The Story Behind the Man Who was Killed in the Famous “Saigon Execution” Photo

vietnam-war-memorialPerhaps one of the most iconic images to come out of the Vietnam War (see photo here), this photo depicts a uniformed South Vietnamese officer shooting a prisoner in the head. When you look into it, however, there is much more to this photograph than first meets the eye. There is an undeniable brutality to this photo, but even Eddie Adams – who won a Pulitzer Prize for capturing this shot – later admitted that it didn’t tell the whole story and he stated that he wished he hadn’t taken it at all.

Looking at this image out of context, it appears as though an officer is gunning down an innocent prisoner, perhaps even a civilian. You are apparently witnessing a savage war crime. That is the reason this image was adopted by anti-war protesters as an indictment against the Vietnam War. Without understanding the background, there is no reason to think that is not the case. It seems like yet another image showing someone acting horrifically and immorally during war time. But, when you learn the story behind the man who is being executed in this photo, the image and the reasoning behind the execution becomes a little bit clearer.

This man’s name was Nguyen Van Lem, but he was also known as Captain Bay Lop.  Lem was no civilian; he was a member of the Viet Cong. Not just any member, either, he was an assassin and the leader of a Viet Cong death squad who had been targeting and killing South Vietnamese National Police officers and their families.

Lem’s team was attempting to take down a number of South Vietnamese officials. They may have even been plotting to kill the shooter himself, Major General Nguyen Ngoc Loan. It is said that Lem had recently been responsible for the murder of one of Loan’s most senior officers, as well as the murder of the officer’s family.

According to accounts at the time, when South Vietnamese officers captured Lem, he was more or less caught in the act, at the site of a mass grave. This grave contained the bodies of no less than seven South Vietnamese police officers, as well as their families, around 34 bound and shot bodies in total. Eddie Adams, the photojournalist who took the shot, backs up this story. Lem’s widow also confirmed that her husband was a member of the National Liberation Front (Viet Cong), and that he disappeared before the beginning of the Tet Offensive.

After being captured with the bodies during the Tet Offensive, Nguyen Van Lem was taken to Major General Ngoc Loan. In a street in Saigon, Loan executed Lem with his .38 caliber Smith & Wesson.

The photographer, Eddie Adams, had this to say of capturing the photo:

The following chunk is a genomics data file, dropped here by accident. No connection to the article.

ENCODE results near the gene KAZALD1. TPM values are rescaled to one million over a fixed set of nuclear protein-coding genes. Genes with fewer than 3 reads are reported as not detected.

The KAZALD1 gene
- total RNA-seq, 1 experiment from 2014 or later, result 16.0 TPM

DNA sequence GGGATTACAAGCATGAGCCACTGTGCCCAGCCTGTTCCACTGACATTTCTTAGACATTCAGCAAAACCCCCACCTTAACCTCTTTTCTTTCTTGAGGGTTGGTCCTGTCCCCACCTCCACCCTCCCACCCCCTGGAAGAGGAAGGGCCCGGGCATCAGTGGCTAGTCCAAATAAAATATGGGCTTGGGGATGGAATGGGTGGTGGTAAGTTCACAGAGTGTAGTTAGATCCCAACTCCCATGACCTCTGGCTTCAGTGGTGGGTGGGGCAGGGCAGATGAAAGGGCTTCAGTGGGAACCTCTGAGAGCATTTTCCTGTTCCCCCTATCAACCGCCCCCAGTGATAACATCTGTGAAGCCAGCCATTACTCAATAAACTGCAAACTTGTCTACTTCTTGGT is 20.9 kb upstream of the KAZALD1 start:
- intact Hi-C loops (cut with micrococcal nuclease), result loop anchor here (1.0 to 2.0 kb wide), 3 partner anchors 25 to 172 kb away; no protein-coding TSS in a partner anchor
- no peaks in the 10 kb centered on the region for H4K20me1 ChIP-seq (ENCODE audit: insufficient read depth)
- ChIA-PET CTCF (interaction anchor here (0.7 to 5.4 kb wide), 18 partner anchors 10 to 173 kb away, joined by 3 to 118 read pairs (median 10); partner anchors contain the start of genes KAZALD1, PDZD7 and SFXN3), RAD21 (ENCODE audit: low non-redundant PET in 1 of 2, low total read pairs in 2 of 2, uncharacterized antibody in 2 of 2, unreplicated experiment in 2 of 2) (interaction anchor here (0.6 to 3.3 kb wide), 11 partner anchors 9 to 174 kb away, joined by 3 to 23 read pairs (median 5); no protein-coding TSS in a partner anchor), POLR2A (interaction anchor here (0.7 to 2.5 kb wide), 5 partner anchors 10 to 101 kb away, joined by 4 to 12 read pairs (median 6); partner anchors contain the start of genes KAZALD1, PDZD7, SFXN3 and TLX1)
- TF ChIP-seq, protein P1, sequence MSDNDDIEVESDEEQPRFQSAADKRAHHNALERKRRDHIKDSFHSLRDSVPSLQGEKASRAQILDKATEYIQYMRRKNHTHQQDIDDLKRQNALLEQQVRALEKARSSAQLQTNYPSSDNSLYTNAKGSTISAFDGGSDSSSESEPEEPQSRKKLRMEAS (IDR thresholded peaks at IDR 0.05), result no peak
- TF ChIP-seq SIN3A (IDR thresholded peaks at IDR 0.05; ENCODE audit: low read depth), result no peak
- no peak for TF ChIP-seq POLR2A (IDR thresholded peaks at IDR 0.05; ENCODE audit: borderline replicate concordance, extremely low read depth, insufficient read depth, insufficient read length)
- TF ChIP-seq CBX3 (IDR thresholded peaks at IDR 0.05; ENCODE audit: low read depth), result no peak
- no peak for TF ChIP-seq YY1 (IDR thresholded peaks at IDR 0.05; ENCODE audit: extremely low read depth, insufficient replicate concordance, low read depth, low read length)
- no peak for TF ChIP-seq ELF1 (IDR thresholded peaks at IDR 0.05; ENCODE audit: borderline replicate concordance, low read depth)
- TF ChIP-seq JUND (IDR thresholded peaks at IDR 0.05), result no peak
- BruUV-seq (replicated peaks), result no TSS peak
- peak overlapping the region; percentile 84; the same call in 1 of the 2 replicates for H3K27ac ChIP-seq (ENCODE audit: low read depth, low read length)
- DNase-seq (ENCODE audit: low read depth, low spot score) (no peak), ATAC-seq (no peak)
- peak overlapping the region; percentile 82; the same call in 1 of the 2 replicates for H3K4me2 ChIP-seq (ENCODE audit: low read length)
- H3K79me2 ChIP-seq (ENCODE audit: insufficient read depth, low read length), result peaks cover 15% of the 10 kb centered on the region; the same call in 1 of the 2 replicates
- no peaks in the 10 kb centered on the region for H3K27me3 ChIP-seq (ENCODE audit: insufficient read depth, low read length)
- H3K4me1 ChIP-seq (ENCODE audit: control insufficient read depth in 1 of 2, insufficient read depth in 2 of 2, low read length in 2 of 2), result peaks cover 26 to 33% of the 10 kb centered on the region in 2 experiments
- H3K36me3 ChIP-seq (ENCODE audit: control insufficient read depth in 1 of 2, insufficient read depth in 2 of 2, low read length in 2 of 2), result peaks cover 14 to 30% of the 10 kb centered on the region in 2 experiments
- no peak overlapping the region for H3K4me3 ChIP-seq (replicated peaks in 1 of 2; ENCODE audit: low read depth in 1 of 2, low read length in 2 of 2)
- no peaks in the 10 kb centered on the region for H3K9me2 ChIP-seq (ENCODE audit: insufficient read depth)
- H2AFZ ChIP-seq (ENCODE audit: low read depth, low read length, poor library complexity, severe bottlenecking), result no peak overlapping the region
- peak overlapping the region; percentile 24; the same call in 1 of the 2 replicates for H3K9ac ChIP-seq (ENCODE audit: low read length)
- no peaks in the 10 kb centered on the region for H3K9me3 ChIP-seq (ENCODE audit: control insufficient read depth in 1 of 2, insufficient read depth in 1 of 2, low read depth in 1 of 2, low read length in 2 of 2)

I just followed the three of them as they walked towards us, making an occasional picture. When they were close – maybe five feet away – the soldiers stopped and backed away. I saw a man walk into my camera viewfinder from the left. He took a pistol out of his holster and raised it. I had no idea he would shoot. It was common to hold a pistol to the head of prisoners during questioning. So I prepared to make that picture – the threat, the interrogation. But it didn’t happen. The man just pulled a pistol out of his holster, raised it to the VC’s head and shot him in the temple. I made a picture at the same time…

The General then walked up to Adams and said,  “They killed many of my people, and yours, too,” then walked away

Was this the right thing to do?  As with so many things connected to war, the answer to that question is murky at best. Military lawyers have not yet decided with complete certainty whether or not Loan’s actions violated the Geneva Conventions relating to the treatment of prisoners of war, so there is no official decision on the matter. From Loan’s perspective, the man before him was a cold blooded killer who not only killed some of his friends and colleagues, but their families and other innocent people. This was a dangerous man, who in the name of patriotism nonetheless believed his political stance justified his actions, as presumably did General Loan himself concerning the execution. The question is- how would you have reacted, on both sides of the coin?

This may have been the end of Lem’s life, but it was not the end of the story. The image of Lem’s execution, and public reaction to it, played a small role in bringing the Vietnam War to an end. Although that is no bad thing, it also demonized General Nguyen Ngoc Loan, which was something Eddie Adams was extremely sorry for. He was quoted as saying,